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Talk Story

September 18, 2008

The intricacies and idiosyncrasies of Hawaiian culture are starting to make themselves known. Bits of slang, custom, the residue of ancient ritual hovers all around, and like child entering a world of language, it slowly becomes intelligible to me. On the surface, it is easy to think of this place as just another American state, but there are signs all around – aside from the palm trees and beaches – to remind you of how foreign this place really is. Like the way locals, even the haole locals, will sprinkle their speech with Hawaiian.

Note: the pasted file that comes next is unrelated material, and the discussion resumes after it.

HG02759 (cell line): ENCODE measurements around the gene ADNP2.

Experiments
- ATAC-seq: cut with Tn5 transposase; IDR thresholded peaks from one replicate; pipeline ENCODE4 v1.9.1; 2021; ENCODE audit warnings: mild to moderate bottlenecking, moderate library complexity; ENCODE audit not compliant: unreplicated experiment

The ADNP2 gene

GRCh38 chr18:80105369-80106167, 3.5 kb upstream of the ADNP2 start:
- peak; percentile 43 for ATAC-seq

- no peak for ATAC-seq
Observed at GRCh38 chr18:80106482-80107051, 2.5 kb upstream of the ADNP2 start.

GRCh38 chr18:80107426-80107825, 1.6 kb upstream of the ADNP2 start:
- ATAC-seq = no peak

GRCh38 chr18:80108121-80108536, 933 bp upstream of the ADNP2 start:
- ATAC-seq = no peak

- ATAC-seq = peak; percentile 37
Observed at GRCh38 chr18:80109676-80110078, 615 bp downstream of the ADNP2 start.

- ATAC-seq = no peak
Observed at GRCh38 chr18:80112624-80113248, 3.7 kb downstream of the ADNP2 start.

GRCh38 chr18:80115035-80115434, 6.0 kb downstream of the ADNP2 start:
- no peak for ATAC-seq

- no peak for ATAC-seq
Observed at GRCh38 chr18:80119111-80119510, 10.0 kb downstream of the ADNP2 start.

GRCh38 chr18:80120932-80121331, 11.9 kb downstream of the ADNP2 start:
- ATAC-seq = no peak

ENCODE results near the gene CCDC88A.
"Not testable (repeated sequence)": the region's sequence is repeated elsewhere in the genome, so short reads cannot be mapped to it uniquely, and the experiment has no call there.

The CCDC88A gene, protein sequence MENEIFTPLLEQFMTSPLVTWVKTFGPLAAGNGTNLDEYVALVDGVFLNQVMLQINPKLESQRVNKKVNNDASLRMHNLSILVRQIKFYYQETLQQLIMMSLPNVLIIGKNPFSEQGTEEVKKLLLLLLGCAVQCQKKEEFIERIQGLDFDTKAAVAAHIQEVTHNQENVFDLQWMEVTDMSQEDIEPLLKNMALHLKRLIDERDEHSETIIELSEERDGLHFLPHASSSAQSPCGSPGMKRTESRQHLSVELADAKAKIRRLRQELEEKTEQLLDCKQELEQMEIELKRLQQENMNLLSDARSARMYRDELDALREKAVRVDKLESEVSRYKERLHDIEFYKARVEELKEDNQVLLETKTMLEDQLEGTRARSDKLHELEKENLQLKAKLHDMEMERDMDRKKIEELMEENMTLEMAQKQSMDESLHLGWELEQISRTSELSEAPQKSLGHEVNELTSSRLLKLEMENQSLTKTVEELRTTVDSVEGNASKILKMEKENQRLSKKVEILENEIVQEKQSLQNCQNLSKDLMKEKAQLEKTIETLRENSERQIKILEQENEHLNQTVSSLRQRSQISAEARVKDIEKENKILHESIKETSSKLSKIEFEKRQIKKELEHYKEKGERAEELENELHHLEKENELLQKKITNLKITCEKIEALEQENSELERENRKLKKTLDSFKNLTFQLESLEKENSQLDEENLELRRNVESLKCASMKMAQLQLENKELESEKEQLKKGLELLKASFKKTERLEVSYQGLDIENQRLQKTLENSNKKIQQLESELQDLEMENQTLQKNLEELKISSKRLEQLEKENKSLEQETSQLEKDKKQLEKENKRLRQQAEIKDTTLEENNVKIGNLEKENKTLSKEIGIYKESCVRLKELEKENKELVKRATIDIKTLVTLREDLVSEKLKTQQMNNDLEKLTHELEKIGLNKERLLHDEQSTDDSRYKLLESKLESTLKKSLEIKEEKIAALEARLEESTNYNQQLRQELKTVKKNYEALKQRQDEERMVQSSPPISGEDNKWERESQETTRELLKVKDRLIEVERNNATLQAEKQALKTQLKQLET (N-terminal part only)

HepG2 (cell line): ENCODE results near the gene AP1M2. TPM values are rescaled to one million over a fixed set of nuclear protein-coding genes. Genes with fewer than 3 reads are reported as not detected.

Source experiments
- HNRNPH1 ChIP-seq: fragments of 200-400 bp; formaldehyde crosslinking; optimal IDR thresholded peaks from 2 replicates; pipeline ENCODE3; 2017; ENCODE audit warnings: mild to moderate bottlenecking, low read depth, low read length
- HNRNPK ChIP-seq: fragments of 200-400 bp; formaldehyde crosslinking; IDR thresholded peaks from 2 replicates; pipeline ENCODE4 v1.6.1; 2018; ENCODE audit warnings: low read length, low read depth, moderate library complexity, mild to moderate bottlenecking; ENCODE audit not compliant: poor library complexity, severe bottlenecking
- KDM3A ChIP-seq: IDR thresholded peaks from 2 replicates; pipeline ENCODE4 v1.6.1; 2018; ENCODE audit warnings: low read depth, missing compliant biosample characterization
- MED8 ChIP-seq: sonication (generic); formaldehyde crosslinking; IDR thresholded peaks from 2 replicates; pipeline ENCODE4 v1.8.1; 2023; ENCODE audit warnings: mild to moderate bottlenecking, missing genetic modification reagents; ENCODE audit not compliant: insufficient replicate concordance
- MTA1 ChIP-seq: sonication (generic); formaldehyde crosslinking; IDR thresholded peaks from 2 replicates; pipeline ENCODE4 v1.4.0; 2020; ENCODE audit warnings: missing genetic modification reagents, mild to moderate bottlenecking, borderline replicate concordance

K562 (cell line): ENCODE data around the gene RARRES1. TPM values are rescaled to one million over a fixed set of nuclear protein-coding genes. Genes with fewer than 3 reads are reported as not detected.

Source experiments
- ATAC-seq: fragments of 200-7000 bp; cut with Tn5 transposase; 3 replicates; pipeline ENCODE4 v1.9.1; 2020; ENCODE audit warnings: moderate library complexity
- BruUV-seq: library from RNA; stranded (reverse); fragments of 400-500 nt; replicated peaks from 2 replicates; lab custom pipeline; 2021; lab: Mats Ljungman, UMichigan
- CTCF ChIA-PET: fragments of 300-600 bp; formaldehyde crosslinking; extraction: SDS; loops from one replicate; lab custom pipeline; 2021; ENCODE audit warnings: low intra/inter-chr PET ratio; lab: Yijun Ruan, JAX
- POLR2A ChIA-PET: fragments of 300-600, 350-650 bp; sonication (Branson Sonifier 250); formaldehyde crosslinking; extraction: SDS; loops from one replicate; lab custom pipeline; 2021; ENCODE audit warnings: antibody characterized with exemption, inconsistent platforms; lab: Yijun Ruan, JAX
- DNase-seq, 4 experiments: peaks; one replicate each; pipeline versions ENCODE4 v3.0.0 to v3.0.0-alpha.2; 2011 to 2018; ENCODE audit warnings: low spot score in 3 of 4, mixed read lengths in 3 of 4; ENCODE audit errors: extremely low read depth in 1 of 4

One of my favorite examples, which is not Hawaiian, but pidgin, is “talk story.” You could translate this term to mean simply “shoot the breeze,” but there is a more profound, ritual element to it. It is about people sharing information, revealing their history and personality and bonding through story. One imagines local gatherings hundreds of years ago, weather-beaten men gathered around a massive urn of kava, relating local news and ancient myth in a continuous stream of give and take.

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